Benefit trends to watch for in 2011
Colorado’s workforce is considered one of the top in the nation, including a designation by Forbes magazine as one of the two best labor pools in the country. The positive impact of a skilled, educated and engaged workforce on a company’s success is not lost on Colorado employers.
However, as the economy begins to shift back to an employee-driven environment, and it likely will, companies will need to boost retention of top talent. Business leaders and their HR staff should consider the following benefit trends that can influence future retention success.
Trend One: Benefits Will Become an Even Greater Differentiator
One vital differentiator in an employer’s ability to compete for talent will be its ability to demonstrate value and goodwill to its workers by offering a benefits package unmatched by competitors. With health reform and the establishment of minimum benefits standards and the option to move from employer plans to exchange plans, major medical coverage will likely become more homogenous than it is today. In addition, 42 percent of employers believe significantly diminished benefits packages for employees are a likely outcome of health care legislation,1 according to a recent Aflac study.
All of these factors will create an opportunity for companies to distinguish themselves as an employer of choice by offering a more comprehensive benefits program than most. At the same time, HR professionals will be pressed to offer health care benefits options that will soften the impact of the inevitable cost-shifting and rising out-of-pocket costs on their valuable workforce.
Trend Two: Wellness Initiatives Are Crucial, If Employees Use Them
Wellness will be a hot topic for years to come, particularly given the focus it is receiving within health reform. While the new legislation affords many provisions to entice companies to build or enhance their wellness programs, the old challenge of giving workers incentives to take advantage of preventive measures still exists.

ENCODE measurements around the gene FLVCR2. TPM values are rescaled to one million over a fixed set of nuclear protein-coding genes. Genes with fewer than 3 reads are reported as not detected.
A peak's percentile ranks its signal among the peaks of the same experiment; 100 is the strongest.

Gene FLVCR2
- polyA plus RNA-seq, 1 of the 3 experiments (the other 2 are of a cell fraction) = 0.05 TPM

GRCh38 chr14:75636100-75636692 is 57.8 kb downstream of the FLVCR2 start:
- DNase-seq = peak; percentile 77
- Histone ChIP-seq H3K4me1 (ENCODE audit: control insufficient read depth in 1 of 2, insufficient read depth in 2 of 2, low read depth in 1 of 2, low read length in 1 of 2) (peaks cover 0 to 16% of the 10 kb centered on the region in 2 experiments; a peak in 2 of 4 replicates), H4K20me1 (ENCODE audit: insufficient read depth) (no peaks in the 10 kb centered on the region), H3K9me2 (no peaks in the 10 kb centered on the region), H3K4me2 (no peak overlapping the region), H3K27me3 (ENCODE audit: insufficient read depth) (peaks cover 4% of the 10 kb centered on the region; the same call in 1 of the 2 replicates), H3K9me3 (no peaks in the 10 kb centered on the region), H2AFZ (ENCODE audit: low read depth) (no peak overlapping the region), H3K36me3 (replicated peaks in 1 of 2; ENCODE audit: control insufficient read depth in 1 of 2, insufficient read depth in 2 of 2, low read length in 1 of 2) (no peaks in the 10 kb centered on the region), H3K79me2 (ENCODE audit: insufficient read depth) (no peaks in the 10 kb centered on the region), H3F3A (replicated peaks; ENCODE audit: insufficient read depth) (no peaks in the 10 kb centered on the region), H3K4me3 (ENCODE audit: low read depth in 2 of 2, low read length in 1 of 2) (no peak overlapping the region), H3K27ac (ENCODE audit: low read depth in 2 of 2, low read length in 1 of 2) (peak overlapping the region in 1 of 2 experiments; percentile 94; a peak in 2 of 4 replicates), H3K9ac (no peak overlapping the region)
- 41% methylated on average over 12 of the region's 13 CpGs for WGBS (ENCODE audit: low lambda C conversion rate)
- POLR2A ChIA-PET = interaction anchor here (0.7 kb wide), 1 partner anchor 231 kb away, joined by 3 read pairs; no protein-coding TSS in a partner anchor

For many HR executives, the success or failure of wellness plans will likely depend on the amount of participation, or nonparticipation, on the part of employees. Businesses will need to seek out creative, innovative approaches to boost worker participation.
For example, some companies have leaned on a universal motivator – money. Imagine if employees were paid to go to the doctor for preventive procedures, checkups or vaccines. An increasing number of HR executives and workers are discovering that some voluntary insurance plans include a Wellness Benefit that will not only cover the expense of the preventive procedure (i.e., mammograms, vaccines, etc.) but even pay policyholders cash benefits to use it. Other incentive programs may include an awards program based on points earned when achieving a wellness goal.
Trend Three: Employers Will Need to Improve Employee Engagement and Education of Benefits Options.
There is often a large disparity between HR executives and their employees when it comes to the effectiveness of benefits communications. According to the 2010 Aflac study1 of employers and employees, 40 percent of HR executives said they believed they were “extremely/very” effective in communicating about benefits, whereas 40 percent of employees rated their HR departments “somewhat” effective in communicating about benefits, and another 27 percent said “not very/not at all effective.”
Given the growing complexities brought on by health reform, 2011 is an ideal time to begin closing that communications gap. More than half (55 percent) of employees rely on their HR departments to inform them about benefits and that reliance will only grow in the next year.1 For example, workers will need to be educated and advised about the potential impact the flexible spending account limitations and caps will have on their budgets. Or, large departures from traditional health care plans in favor of health savings plans alongside high deductible health plans, as an example, will require a major education effort.